Jul 022011

The infosec world was a buzz (or a tweeting) this morning with news that the popular file service dropbox has changed their legalese. The key paragraph that is now getting attention is as follows:

We sometimes need your permission to do what you ask us to do with your stuff (for example, hosting, making public, or sharing your files). By submitting your stuff to the Services, you grant us (and those we work with to provide the Services) worldwide, non-exclusive, royalty-free, sublicenseable rights to use, copy, distribute, prepare derivative works (such as translations or format conversions) of, perform, or publicly display that stuff to the extent reasonably necessary for the Service. This license is solely to enable us to technically administer, display, and operate the Services. You must ensure you have the rights you need to grant us that permission.

Many professionals have now deleted their accounts.  We will see how the general public reacts to this change in terms of service.  Personally, I never used the service and certainly never will on those terms.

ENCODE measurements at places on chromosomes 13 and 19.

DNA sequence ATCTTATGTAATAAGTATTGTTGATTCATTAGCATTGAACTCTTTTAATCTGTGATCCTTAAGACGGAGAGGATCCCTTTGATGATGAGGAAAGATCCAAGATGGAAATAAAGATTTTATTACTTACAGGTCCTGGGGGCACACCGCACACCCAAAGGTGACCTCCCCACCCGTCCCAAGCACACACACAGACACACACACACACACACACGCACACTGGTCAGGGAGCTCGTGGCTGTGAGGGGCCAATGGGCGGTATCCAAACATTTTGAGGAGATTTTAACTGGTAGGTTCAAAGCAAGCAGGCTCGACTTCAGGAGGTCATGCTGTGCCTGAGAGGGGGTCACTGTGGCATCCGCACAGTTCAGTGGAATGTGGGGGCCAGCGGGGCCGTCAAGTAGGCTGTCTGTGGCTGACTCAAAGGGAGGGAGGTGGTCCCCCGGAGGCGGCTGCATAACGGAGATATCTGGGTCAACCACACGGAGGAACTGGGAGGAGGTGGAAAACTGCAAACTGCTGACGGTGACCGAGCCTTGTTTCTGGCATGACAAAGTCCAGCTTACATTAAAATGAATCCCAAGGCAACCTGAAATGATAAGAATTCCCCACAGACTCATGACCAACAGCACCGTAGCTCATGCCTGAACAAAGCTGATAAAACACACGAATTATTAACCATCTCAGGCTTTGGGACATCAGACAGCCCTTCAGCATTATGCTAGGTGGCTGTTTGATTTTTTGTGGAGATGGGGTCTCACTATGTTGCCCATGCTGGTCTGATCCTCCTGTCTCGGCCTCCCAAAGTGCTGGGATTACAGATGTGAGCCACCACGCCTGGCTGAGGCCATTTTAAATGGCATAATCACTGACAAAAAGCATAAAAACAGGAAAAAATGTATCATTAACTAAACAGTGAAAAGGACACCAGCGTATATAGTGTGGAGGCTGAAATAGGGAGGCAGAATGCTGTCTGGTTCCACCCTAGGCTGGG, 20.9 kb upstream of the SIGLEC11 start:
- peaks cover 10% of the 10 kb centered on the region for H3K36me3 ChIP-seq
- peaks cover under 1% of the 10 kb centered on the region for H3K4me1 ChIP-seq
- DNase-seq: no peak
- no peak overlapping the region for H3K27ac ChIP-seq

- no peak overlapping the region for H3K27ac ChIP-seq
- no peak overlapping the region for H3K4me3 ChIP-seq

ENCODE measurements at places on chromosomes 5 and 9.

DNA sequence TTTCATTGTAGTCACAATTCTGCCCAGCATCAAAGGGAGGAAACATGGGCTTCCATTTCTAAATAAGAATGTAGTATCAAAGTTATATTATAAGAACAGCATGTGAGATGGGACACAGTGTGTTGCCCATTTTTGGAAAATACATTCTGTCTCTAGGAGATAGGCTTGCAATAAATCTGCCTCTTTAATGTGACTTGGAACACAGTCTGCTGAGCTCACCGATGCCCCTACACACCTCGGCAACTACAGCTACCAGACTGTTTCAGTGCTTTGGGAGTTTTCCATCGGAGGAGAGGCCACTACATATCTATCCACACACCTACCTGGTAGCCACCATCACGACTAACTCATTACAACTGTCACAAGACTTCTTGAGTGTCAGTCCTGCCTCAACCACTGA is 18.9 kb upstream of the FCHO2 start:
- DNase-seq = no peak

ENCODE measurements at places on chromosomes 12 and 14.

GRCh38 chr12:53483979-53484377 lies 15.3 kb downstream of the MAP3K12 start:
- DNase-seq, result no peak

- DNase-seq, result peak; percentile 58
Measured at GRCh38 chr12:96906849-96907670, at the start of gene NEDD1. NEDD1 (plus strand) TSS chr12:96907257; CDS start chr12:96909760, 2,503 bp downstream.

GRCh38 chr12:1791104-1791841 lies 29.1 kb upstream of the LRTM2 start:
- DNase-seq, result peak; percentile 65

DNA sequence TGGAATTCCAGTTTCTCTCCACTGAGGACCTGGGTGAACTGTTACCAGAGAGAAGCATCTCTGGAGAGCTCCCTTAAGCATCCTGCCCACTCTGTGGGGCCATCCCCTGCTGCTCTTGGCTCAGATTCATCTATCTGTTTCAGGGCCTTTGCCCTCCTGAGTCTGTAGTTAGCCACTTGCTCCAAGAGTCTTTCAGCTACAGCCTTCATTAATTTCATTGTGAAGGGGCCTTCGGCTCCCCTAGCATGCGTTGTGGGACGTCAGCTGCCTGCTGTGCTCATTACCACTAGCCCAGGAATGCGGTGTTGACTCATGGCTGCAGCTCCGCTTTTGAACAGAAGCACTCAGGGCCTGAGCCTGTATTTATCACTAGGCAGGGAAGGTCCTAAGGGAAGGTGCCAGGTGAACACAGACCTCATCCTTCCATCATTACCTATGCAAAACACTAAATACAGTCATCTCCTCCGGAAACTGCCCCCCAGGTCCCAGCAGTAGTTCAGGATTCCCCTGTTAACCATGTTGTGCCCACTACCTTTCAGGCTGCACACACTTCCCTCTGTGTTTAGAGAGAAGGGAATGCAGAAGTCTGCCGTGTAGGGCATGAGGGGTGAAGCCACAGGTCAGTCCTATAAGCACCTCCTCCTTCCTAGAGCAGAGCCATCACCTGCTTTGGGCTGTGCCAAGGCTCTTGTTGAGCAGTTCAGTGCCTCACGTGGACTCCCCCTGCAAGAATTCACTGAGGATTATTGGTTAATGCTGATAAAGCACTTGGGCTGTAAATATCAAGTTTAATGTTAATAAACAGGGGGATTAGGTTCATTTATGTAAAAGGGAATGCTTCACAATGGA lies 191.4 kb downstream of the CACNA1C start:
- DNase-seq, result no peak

For those of you who need to store data “in the cloud” (in other words, on the Internet), there are some alternatives out there.  Here is a google+ post: https://plus.google.com/u/0/115846783938665223975/posts/LnxqCCTtjVV.  And here is an older article before this issue: http://techpp.com/2010/07/05/dropbox-alternatives-sync-files-online/.

Keep in mind, this is occurring shortly after dropbox had a serious authentication issue which essentially removed any passwords from all accounts for four hours.  There was evidence that that was exploited while the vulnerability existed.